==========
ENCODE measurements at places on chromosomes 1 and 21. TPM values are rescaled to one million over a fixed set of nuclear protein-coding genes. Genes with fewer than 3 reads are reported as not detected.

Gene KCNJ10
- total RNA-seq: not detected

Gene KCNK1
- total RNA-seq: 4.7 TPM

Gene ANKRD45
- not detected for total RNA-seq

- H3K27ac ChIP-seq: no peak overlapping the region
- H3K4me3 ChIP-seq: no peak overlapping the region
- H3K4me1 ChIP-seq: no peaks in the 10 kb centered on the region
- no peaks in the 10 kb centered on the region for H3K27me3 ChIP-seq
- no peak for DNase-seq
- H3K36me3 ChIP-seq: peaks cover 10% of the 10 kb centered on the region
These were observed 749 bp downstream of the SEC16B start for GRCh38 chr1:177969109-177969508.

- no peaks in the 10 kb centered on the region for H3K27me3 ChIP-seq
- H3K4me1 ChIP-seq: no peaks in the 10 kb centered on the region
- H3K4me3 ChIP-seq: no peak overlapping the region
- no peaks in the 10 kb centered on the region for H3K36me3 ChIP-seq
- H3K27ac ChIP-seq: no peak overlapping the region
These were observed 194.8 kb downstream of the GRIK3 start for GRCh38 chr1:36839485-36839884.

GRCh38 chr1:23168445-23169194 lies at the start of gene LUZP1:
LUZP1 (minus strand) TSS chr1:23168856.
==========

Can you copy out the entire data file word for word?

ENCODE measurements at places on chromosomes 1 and 21. TPM values are rescaled to one million over a fixed set of nuclear protein-coding genes. Genes with fewer than 3 reads are reported as not detected.

Gene KCNJ10
- total RNA-seq: not detected

Gene KCNK1
- total RNA-seq: 4.7 TPM

Gene ANKRD45
- not detected for total RNA-seq

- H3K27ac ChIP-seq: no peak overlapping the region
- H3K4me3 ChIP-seq: no peak overlapping the region
- H3K4me1 ChIP-seq: no peaks in the 10 kb centered on the region
- no peaks in the 10 kb centered on the region for H3K27me3 ChIP-seq
- no peak for DNase-seq
- H3K36me3 ChIP-seq: peaks cover 10% of the 10 kb centered on the region
These were observed 749 bp downstream of the SEC16B start for GRCh38 chr1:177969109-177969508.

- no peaks in the 10 kb centered on the region for H3K27me3 ChIP-seq
- H3K4me1 ChIP-seq: no peaks in the 10 kb centered on the region
- H3K4me3 ChIP-seq: no peak overlapping the region
- no peaks in the 10 kb centered on the region for H3K36me3 ChIP-seq
- H3K27ac ChIP-seq: no peak overlapping the region
These were observed 194.8 kb downstream of the GRIK3 start for GRCh38 chr1:36839485-36839884.

GRCh38 chr1:23168445-23169194 lies at the start of gene LUZP1:
LUZP1 (minus strand) TSS chr1:23168856.